Though cigars have always been a luxury, the 19th and early 20th centuries saw them become symbols of wealth and status. The expense of importing them from Cuba made frequent cigar smoking a pastime of the rich, who could afford as many cigars as they wanted. Since that time, cigars have been widely associated with wealth and success in the business world.

Although a luxurious product, cigar-smoking was also a popular habit of common people. They might not have been able to smoke several of the finest premium smokes every day like those with wealth, however, cigars were enjoyed by folks from all walks of life to capture the luxury associated with cigars.

 

Cigars In The Last Century

The end of the 19th century into the 20th saw an explosion in the popularity of premium handmade cigars as production continued to increase. The turn of the century saw many politicians and important figures become cigar smokers, with such esteemed individuals as Sigmund Freud, Mark Twain, and Ulysses S Grant becoming icons in the cigar world for years to come.

Cigars were at the height of their popularity in the early to the mid-20th century. Even in England, where smoking had been stigmatized under Queen Victoria, cigars were made more acceptable when a newly crowned King Edward VII famously said “Gentlemen, you may smoke” to his guests after a dinner event. By 1960, Americans alone would consume about 7 billion cigars annually.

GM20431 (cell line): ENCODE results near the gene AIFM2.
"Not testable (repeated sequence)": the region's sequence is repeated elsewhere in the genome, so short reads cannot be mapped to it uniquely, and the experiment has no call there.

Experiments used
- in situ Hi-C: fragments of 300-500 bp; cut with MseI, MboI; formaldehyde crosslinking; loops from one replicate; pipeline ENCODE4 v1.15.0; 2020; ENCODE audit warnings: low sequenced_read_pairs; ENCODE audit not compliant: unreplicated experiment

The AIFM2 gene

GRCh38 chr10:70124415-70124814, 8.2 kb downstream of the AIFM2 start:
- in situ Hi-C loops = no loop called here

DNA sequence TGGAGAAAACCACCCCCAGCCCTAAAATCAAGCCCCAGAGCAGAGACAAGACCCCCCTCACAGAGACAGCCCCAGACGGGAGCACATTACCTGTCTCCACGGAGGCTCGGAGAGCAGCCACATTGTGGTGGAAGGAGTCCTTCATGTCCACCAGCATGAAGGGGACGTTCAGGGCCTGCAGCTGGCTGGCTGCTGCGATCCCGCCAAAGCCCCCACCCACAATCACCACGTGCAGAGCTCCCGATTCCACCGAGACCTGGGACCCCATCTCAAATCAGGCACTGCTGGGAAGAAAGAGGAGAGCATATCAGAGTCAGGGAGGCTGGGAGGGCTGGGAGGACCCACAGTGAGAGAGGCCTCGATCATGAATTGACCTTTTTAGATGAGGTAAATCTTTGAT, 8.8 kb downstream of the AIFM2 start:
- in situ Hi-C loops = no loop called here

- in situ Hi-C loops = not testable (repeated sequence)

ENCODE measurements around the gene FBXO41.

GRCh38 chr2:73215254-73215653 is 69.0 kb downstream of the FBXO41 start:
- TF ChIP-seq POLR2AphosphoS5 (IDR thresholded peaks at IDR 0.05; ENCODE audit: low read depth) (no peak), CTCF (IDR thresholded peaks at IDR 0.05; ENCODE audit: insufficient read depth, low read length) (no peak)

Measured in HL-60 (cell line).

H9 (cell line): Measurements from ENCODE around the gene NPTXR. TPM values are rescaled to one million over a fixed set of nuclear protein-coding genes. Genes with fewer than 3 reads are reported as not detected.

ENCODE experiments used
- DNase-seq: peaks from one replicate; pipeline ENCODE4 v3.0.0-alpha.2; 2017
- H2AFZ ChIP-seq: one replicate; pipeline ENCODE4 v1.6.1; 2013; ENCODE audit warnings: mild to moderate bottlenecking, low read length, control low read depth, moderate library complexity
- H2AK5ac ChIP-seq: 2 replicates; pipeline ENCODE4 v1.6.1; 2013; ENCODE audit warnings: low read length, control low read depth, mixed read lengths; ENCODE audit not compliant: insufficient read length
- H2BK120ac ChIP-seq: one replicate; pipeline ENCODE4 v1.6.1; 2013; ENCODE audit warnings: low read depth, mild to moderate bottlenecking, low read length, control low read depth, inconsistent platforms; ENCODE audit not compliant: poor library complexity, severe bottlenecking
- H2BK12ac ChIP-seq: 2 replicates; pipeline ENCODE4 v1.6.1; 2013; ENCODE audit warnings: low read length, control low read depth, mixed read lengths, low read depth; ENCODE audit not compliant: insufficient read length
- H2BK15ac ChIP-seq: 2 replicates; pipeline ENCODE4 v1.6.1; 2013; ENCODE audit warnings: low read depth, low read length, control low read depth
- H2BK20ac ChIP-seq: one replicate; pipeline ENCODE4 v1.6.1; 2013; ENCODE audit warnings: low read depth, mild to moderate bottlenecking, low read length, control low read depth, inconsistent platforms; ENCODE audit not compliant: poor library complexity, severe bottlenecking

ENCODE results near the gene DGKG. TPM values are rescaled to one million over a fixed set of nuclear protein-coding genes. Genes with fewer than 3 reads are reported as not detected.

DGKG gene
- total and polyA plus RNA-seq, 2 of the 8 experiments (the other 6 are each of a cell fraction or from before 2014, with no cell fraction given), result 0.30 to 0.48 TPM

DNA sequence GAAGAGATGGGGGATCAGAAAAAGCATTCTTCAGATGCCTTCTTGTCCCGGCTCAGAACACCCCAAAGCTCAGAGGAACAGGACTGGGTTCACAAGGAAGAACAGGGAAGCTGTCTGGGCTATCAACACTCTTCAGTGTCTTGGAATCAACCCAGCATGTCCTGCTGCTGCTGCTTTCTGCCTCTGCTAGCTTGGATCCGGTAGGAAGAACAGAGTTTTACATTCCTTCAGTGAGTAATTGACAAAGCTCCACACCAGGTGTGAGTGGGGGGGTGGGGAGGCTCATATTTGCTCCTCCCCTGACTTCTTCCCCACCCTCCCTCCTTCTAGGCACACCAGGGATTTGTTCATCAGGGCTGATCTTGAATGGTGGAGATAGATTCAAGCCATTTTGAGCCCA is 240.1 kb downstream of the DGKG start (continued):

However, the cigar industry faced a sudden and drastic change in 1962 following the United States embargo of Cuba, the driving force of the industry for over a century. Premium handmade cigars could no longer be made in, or contain any tobacco grown in Cuba, significantly altering the landscape of the largest market in the world and the course of cigar history.

The communist takeover and centralization of the industry of Cuba, paired with the loss of the American market, caused many cigar blenders, farmers, and rollers to flee Cuba to nearby Florida and other surrounding Caribbean and Central American nations like the Dominican Republic, Nicaragua, Honduras, Jamaica, and Mexico.

Nevertheless, the popularity of cigars began to fade in the second half of the 20th century. Sales declined significantly going into the 1980s. Times were dreary in the cigar industry and the glamor was gone. Many manufacturers wanted their children to work in other industries. But then, in the early 1990s, a global cigar boom began that once again altered the industry.

Demand for cigars skyrocketed, creating pressure to increase supply. It was at this time that countries such as Nicaragua and Ecuador became major tobacco suppliers. While the boom did wane into the turn of the millennium, cigars today are back in style, and modern aficionados are enjoying the plethora of new premium brands produced by the cigar boom of the 1990s.

The Future of Cigars

Although times are uncertain during a worldwide pandemic, the cigar industry has never been stronger. Even prior to the pandemic and in the face of increased regulations, growth has been steady in the industry for nearly two decades. 2021 saw records broken with the number of cigars being imported, with over 40 million cigars imported to the United States alone in multiple months.

The last 10 years have seen an explosion in the popularity of small-batch and boutique brands and manufacturers, including aficionados who have had no prior experience or heritage in the cigar industry. Perhaps this indicates a closer relationship between manufacturers and consumers, with the line distinguishing the two becoming somewhat blurred.

What exactly the future holds for the cigar industry is a mystery, but it will without be interesting. Stay on top of everything you need to know about cigars by regularly checking out the JR Blending Room!